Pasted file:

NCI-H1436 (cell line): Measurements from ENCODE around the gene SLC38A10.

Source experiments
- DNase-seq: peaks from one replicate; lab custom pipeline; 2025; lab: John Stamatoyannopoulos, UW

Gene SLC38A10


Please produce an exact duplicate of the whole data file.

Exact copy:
NCI-H1436 (cell line): Measurements from ENCODE around the gene SLC38A10.

Source experiments
- DNase-seq: peaks from one replicate; lab custom pipeline; 2025; lab: John Stamatoyannopoulos, UW

Gene SLC38A10